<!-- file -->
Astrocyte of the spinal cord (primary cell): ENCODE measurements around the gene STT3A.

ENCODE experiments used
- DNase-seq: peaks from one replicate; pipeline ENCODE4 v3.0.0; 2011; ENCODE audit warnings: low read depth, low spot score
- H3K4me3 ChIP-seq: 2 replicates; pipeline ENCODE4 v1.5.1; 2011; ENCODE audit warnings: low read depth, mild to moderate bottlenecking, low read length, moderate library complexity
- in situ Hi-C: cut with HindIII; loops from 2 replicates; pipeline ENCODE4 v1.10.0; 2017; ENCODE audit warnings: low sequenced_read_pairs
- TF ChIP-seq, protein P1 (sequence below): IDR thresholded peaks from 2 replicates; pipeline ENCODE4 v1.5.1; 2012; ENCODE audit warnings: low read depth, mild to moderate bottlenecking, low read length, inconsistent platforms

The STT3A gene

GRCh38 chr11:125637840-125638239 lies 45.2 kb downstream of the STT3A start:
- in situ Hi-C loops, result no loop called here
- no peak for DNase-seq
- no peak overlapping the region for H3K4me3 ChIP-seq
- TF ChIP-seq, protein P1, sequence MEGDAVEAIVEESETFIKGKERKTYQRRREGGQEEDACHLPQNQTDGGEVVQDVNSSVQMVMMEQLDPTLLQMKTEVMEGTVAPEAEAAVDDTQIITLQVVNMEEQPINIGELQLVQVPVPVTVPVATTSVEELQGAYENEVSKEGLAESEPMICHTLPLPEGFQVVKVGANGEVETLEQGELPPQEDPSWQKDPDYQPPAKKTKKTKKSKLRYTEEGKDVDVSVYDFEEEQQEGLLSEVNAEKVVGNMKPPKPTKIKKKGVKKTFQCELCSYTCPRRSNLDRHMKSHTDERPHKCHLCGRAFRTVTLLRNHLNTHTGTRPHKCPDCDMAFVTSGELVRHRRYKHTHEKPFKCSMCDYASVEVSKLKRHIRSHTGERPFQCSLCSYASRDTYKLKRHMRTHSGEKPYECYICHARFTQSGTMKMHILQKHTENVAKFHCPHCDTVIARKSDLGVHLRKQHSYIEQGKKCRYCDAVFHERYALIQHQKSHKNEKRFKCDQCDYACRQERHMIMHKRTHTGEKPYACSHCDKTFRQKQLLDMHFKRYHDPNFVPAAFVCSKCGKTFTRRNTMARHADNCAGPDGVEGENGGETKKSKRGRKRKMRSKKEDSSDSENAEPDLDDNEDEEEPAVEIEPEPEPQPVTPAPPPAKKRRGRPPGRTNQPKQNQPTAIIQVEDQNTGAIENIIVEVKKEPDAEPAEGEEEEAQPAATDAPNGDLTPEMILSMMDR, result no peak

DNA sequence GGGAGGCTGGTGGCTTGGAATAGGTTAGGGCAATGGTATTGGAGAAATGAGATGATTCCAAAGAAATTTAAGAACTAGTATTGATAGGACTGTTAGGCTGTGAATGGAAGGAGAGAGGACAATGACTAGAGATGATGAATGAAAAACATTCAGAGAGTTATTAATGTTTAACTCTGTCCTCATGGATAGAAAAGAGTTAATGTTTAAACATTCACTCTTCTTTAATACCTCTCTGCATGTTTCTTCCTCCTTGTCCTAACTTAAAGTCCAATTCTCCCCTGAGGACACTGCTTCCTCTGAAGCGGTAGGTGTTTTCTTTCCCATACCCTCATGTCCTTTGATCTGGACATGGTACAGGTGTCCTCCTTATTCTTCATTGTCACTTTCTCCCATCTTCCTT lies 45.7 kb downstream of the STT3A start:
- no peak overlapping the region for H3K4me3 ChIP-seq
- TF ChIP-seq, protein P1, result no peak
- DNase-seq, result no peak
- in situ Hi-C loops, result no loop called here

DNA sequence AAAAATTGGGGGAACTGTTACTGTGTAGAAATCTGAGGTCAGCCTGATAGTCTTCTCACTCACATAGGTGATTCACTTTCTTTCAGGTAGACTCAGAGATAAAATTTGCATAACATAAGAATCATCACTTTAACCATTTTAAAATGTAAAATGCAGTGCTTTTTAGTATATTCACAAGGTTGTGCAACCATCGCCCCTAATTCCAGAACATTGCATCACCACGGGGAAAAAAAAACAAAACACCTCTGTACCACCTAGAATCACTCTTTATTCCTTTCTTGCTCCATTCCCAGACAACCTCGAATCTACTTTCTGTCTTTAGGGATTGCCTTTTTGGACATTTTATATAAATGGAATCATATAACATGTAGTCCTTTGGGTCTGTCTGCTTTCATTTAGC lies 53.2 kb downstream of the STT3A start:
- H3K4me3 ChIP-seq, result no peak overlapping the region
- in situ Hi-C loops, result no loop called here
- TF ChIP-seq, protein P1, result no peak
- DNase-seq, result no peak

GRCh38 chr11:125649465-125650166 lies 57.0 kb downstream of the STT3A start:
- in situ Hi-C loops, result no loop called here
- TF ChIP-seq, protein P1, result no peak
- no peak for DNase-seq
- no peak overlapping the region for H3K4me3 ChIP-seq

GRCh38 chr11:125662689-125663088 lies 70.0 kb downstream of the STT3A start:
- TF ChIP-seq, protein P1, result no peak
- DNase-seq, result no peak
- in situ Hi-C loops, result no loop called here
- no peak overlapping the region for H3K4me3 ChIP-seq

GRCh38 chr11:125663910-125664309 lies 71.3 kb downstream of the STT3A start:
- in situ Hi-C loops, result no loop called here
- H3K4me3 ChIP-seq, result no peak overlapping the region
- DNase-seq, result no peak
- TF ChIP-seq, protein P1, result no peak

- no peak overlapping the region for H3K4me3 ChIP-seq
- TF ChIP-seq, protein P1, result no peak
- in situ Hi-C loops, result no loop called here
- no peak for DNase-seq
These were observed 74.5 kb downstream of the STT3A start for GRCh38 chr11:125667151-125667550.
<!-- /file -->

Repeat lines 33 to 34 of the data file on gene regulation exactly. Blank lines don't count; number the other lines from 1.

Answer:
GRCh38 chr11:125663910-125664309 lies 71.3 kb downstream of the STT3A start:
- in situ Hi-C loops, result no loop called here